Lyfe Jennings has had a pretty epic musical journey. Learning to play the guitar and piano while serving a felony arson bid, he exited the prison system, and within a month he was performing successfully on Showtime in Harlem. Since then, Jennings has released three successful LPs becoming a constant on the radio airwaves. One of the few artists of his generation that has built a career on making music that wasn’t dispensable, the fact that I Still Believe is Lyfe’s last project is hard to comprehend. Like any of his projects, he puts his heart into every song, and the fans are rewarded with a very personal project.

The album begins with the first single “Statistics.” It’s almost a self-help track for women with a lines like “Rule number one, don’t be a booty call / If he don’t respect you girl, he gonna forget you girl.” It’s nice lead single and seems to flow more naturally than previous singles like “S.E.X.” It’s ironic that in a culture that is obsessed with looking hard, that a felon who lived that life, is the beacon of positivity. The next three cuts on the album tail off in quality. The album comes back alive with “Busy” and from that point on Lyfe is in his element.

“Learn From This” is quite simply perfect. It’s the type of track that garnered Lyfe such a devoted fan-base. Only the acoustic version of the track included on some versions of the release increases the tracks value. “Done Crying” showcases the emotive qualities of Lyfe’s voice. He and Anthony Hamilton are in a league of their own. “Done Crying” drives the listener to the brink of tears, similar to the way “Crying” or “Goodbye” did on past releases. He doesn’t have the technical abilities of some of his peers, but many of them would sacrifice that control for the ability to convey emotion like Lyfe does.

“Mama” is a heart-jerking duet with the talented Anthony Hamilton, and is absolutely flawless. The artists are able to harmonize perfectly and the content seems natural for both. It’s duet that works from style to delivery. The artists thankfully weren’t content just to be in the studio together and brought forth a beautiful effort. “If I Knew Then, What I Know Now” is but another solid track, while the album closes with a good effort on “If Tomorrow Never Comes.”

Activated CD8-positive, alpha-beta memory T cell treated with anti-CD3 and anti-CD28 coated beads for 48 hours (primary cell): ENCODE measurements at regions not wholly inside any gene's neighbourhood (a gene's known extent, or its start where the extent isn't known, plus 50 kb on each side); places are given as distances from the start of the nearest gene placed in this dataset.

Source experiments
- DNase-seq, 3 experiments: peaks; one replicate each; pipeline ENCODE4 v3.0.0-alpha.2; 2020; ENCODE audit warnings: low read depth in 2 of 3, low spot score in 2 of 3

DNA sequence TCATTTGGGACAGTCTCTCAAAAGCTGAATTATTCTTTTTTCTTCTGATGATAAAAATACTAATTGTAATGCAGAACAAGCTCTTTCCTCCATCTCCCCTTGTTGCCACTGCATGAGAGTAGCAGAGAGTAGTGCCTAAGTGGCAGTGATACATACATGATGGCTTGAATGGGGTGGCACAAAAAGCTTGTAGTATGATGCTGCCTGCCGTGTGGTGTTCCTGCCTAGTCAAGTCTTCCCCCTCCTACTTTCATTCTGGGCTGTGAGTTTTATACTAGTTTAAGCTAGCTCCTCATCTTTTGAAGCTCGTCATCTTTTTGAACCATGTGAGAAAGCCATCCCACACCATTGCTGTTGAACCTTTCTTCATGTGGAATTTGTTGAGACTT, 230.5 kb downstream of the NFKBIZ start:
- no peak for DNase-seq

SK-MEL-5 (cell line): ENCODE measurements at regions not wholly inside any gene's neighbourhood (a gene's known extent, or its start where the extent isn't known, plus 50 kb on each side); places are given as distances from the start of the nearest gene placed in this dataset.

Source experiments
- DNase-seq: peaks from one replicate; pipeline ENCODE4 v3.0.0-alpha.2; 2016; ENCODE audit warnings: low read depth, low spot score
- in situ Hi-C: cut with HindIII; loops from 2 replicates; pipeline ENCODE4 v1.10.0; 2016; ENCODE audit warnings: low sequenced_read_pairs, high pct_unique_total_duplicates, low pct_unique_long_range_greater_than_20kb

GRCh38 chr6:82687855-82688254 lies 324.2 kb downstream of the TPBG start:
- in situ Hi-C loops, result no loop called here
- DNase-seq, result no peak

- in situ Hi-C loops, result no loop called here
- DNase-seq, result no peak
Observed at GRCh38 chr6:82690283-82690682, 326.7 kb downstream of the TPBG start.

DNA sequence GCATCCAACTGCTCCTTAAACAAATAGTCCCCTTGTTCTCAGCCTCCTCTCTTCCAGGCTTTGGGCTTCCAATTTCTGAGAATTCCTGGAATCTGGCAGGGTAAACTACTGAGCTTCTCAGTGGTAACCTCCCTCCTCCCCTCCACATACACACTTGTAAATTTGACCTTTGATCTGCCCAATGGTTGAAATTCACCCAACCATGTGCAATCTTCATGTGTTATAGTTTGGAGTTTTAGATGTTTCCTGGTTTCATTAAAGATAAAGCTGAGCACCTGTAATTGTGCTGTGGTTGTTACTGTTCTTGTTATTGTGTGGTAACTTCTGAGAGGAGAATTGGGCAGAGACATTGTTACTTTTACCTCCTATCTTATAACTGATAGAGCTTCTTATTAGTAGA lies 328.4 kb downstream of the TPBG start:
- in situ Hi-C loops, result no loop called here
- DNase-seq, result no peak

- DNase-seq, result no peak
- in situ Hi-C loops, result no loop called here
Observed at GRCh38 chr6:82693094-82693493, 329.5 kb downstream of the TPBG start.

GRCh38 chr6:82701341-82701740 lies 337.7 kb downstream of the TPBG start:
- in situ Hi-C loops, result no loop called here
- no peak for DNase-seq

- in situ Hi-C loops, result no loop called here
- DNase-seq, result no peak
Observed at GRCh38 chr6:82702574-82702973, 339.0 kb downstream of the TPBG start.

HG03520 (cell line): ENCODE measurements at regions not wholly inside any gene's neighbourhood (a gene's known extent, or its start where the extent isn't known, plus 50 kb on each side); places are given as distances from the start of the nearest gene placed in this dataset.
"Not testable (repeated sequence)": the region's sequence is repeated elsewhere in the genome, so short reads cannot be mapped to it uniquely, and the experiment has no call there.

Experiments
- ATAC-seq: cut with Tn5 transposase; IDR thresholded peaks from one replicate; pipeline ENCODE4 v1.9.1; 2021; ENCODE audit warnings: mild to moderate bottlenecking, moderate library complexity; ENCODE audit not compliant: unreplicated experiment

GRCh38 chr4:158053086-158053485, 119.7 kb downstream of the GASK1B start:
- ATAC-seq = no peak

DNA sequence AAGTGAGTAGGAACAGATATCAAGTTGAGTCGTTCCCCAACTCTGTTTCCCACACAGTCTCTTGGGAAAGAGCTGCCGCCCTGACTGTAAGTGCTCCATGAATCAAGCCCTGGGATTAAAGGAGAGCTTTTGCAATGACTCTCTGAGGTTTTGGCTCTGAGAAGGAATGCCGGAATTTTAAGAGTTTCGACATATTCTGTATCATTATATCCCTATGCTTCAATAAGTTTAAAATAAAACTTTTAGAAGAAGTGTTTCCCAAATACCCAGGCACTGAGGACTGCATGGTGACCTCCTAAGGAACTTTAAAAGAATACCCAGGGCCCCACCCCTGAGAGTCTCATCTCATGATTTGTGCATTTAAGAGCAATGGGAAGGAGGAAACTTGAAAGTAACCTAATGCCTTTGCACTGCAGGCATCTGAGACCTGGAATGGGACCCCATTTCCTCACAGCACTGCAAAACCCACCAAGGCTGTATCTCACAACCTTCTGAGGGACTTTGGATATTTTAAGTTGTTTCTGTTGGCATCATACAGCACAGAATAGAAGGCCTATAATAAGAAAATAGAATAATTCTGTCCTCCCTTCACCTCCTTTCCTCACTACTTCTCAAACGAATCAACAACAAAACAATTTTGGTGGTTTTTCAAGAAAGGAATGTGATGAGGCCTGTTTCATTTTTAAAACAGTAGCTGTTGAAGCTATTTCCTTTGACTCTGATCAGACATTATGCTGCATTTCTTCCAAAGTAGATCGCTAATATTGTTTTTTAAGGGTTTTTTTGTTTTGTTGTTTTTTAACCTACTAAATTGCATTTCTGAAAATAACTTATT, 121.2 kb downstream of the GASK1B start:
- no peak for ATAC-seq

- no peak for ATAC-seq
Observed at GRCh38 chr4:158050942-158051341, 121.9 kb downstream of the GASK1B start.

The title track has all the potential to be included on the sure-to-be-released Lyfe Jennings Greatest Hits collection, but it is plagued by questionable lyricism. The mere mention of believing in breast-feeding might make fans out of a pregnant women but few others. “It Could Have Been Worse” has all the makings of a Yolanda Adams single. The verses are stellar but the track is plagued by an unimaginative chorus. “Love” suffers from weak production, an annoying hook and just all around iffy content. Besides Lyfe trying his hat on rapping and not showing off his tenor as much as previous albums, the album has few other sub-par moments.  

I Still Believe demonstrates the evolution of Lyfe Jennings the artist. The singer who began his career with a guitar and a microphone apparently leaves with big production and lyrics that seem to have strayed from the deeply personal narratives he sang. The evolution is one of a maturity, with a man who seems to have found his niche to get spins. As his recording career appears to be over, Lyfe is leaving at the crossroads. Unable to find a balance between the stripped-down work that stole fans’ hearts and the bigger production that is almost always required to get spins, Lyfe leaves without fulfilling his potential as an artist. With a one-of-a-kind voice and range, he’ll be remembered as an artist that defied the odds but ultimately hung it up before he reached the mountain top.